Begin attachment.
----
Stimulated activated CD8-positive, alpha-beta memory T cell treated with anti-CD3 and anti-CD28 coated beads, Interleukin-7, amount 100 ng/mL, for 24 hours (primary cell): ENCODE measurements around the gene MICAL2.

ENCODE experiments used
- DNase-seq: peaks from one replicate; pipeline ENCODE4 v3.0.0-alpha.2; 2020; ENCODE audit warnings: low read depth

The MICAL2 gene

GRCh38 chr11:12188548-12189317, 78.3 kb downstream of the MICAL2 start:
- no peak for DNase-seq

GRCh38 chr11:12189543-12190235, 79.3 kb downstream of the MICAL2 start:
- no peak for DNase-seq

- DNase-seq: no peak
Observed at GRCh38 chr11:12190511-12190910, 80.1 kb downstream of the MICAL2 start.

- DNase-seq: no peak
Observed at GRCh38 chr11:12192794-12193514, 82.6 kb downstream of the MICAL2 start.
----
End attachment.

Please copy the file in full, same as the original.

Stimulated activated CD8-positive, alpha-beta memory T cell treated with anti-CD3 and anti-CD28 coated beads, Interleukin-7, amount 100 ng/mL, for 24 hours (primary cell): ENCODE measurements around the gene MICAL2.

ENCODE experiments used
- DNase-seq: peaks from one replicate; pipeline ENCODE4 v3.0.0-alpha.2; 2020; ENCODE audit warnings: low read depth

The MICAL2 gene

GRCh38 chr11:12188548-12189317, 78.3 kb downstream of the MICAL2 start:
- no peak for DNase-seq

GRCh38 chr11:12189543-12190235, 79.3 kb downstream of the MICAL2 start:
- no peak for DNase-seq

- DNase-seq: no peak
Observed at GRCh38 chr11:12190511-12190910, 80.1 kb downstream of the MICAL2 start.

- DNase-seq: no peak
Observed at GRCh38 chr11:12192794-12193514, 82.6 kb downstream of the MICAL2 start.